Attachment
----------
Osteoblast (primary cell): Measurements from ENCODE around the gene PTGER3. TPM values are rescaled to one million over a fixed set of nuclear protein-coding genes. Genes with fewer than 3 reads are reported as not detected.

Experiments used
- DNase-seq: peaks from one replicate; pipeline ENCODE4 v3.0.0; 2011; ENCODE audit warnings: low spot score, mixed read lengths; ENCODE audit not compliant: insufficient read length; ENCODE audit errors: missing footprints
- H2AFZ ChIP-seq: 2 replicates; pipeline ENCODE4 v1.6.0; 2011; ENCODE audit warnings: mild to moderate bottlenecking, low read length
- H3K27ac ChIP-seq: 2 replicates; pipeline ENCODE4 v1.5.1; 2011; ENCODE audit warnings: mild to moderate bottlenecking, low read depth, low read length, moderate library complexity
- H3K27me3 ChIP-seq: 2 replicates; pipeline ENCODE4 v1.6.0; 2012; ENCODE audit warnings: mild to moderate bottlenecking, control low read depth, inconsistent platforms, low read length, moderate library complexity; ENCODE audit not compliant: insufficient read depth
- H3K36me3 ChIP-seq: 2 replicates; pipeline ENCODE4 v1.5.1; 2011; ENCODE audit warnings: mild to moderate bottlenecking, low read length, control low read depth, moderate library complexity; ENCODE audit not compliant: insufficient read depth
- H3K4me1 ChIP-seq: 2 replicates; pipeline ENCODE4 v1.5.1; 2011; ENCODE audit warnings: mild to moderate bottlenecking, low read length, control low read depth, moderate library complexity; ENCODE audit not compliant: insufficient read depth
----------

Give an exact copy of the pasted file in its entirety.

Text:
Osteoblast (primary cell): Measurements from ENCODE around the gene PTGER3. TPM values are rescaled to one million over a fixed set of nuclear protein-coding genes. Genes with fewer than 3 reads are reported as not detected.

Experiments used
- DNase-seq: peaks from one replicate; pipeline ENCODE4 v3.0.0; 2011; ENCODE audit warnings: low spot score, mixed read lengths; ENCODE audit not compliant: insufficient read length; ENCODE audit errors: missing footprints
- H2AFZ ChIP-seq: 2 replicates; pipeline ENCODE4 v1.6.0; 2011; ENCODE audit warnings: mild to moderate bottlenecking, low read length
- H3K27ac ChIP-seq: 2 replicates; pipeline ENCODE4 v1.5.1; 2011; ENCODE audit warnings: mild to moderate bottlenecking, low read depth, low read length, moderate library complexity
- H3K27me3 ChIP-seq: 2 replicates; pipeline ENCODE4 v1.6.0; 2012; ENCODE audit warnings: mild to moderate bottlenecking, control low read depth, inconsistent platforms, low read length, moderate library complexity; ENCODE audit not compliant: insufficient read depth
- H3K36me3 ChIP-seq: 2 replicates; pipeline ENCODE4 v1.5.1; 2011; ENCODE audit warnings: mild to moderate bottlenecking, low read length, control low read depth, moderate library complexity; ENCODE audit not compliant: insufficient read depth
- H3K4me1 ChIP-seq: 2 replicates; pipeline ENCODE4 v1.5.1; 2011; ENCODE audit warnings: mild to moderate bottlenecking, low read length, control low read depth, moderate library complexity; ENCODE audit not compliant: insufficient read depth